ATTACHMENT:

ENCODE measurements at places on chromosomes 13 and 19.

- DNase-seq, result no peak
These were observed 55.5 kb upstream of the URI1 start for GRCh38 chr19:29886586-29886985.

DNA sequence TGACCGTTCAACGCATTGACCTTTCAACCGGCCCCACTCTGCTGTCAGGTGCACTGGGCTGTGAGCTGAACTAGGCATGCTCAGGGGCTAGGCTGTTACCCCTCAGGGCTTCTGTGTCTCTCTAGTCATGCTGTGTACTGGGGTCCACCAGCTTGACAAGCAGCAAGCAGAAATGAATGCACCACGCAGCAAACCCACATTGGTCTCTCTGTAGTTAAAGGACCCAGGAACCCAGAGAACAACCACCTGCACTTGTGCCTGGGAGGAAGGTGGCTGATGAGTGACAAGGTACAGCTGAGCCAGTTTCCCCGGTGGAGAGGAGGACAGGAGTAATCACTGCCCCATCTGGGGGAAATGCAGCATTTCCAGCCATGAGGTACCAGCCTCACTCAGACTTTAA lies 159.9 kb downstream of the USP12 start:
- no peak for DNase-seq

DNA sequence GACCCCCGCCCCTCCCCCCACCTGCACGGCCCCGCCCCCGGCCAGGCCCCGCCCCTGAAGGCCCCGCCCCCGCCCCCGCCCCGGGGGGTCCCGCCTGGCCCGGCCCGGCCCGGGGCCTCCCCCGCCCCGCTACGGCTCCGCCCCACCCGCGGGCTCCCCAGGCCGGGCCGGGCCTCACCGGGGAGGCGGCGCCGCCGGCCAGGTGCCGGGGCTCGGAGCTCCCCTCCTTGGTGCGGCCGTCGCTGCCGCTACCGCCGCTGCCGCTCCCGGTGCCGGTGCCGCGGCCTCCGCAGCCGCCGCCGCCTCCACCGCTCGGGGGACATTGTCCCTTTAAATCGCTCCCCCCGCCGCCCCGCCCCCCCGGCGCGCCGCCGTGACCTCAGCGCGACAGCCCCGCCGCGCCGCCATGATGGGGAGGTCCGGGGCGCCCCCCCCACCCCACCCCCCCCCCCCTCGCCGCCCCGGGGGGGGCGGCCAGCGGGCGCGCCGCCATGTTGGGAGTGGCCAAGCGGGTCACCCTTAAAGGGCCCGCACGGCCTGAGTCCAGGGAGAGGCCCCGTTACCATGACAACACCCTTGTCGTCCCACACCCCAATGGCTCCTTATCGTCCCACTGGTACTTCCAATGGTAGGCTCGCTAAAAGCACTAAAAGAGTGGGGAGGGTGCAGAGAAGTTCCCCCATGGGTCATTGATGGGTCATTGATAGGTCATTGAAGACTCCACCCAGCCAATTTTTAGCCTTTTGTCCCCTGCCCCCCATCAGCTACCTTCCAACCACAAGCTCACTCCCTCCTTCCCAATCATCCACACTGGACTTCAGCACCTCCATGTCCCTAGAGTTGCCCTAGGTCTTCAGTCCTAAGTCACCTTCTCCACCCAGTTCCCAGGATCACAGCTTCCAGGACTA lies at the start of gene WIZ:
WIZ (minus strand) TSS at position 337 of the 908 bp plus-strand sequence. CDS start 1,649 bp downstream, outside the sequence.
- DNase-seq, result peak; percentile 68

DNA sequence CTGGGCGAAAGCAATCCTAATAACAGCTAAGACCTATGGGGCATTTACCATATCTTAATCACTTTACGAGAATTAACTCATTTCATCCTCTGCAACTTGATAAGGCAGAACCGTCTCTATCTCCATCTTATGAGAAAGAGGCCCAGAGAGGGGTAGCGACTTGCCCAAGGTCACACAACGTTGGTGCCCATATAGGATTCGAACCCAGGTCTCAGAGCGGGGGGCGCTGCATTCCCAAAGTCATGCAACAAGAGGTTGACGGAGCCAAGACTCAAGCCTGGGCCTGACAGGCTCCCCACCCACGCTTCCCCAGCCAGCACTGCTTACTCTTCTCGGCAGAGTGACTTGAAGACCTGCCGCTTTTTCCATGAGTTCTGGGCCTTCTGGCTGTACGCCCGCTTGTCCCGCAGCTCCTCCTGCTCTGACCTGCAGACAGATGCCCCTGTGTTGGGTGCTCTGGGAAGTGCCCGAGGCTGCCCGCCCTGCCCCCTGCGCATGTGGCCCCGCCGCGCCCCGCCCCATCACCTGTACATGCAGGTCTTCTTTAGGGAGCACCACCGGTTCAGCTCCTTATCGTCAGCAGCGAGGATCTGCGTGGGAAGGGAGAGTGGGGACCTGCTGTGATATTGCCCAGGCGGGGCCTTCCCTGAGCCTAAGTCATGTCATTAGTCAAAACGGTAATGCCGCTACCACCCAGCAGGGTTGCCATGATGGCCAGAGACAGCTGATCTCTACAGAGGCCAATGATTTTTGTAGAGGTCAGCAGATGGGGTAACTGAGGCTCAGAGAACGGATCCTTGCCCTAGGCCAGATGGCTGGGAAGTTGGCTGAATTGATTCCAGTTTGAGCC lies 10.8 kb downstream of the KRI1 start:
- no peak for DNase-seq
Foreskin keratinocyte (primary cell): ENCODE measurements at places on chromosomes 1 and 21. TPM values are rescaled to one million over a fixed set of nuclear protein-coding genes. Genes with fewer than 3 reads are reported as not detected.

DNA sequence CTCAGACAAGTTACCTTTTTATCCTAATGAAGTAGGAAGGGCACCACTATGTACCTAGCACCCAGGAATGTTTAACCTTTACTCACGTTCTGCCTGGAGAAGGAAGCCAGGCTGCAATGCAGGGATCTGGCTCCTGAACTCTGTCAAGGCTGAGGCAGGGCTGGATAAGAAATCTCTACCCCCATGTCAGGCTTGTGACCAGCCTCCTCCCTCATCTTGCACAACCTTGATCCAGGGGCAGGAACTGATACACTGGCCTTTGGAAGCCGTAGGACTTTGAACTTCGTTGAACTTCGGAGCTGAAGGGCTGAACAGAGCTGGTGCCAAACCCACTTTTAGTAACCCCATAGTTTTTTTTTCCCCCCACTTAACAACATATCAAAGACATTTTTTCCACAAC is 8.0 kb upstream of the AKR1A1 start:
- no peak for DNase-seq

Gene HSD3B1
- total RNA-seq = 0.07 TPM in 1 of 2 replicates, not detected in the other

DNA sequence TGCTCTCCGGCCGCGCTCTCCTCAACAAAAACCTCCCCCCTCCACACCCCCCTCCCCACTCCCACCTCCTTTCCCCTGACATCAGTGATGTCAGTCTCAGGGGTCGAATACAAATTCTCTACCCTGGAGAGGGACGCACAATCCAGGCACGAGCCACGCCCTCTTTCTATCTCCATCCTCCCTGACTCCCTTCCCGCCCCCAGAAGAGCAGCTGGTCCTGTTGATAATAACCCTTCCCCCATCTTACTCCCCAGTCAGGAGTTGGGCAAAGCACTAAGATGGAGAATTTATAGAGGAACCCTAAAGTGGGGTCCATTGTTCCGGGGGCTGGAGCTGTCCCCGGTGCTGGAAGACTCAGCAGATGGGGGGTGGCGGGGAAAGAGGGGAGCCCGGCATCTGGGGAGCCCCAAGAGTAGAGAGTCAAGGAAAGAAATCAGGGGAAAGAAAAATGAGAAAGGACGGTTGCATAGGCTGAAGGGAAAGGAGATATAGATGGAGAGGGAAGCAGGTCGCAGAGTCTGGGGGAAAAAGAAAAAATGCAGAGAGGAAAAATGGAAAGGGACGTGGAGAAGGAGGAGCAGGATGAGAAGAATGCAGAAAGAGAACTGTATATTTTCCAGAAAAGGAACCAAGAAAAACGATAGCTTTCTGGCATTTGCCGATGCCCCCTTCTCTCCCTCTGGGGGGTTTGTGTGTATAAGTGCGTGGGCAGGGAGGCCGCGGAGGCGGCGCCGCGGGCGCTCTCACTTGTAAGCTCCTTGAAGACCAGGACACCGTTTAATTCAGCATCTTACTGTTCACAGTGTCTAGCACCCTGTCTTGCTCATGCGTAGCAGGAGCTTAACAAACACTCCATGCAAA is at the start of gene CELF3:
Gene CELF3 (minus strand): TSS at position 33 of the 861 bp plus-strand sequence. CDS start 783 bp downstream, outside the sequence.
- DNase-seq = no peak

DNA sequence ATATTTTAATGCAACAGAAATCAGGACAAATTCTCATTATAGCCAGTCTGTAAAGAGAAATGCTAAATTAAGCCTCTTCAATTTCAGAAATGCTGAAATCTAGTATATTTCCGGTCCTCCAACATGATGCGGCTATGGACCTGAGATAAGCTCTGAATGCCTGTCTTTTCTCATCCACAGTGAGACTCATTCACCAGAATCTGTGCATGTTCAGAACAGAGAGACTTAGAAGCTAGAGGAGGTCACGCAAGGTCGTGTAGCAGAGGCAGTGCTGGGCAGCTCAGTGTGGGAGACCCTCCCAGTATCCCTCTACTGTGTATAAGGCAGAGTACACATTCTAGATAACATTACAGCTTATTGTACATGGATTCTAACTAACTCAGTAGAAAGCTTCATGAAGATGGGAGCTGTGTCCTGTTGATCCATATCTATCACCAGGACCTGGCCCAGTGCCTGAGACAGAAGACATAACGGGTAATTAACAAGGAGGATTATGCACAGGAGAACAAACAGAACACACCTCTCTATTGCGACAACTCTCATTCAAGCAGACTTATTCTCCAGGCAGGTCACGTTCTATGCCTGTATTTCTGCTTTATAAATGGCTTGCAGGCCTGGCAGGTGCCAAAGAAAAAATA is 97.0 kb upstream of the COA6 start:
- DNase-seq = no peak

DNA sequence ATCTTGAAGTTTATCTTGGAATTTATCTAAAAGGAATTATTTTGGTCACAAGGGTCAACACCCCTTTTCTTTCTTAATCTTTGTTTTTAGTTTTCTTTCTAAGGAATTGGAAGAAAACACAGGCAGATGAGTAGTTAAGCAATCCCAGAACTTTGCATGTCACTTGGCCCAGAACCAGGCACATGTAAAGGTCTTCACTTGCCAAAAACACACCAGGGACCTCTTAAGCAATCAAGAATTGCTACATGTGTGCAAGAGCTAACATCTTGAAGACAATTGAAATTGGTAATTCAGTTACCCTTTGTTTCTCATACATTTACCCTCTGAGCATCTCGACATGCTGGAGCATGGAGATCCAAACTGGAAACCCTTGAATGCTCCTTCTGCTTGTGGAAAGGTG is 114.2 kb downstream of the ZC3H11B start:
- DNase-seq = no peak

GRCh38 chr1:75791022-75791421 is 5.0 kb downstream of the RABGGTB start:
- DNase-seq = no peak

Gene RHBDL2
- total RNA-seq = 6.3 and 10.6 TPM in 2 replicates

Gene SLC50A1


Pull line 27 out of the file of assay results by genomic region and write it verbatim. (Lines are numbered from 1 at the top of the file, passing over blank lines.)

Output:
Gene SLC50A1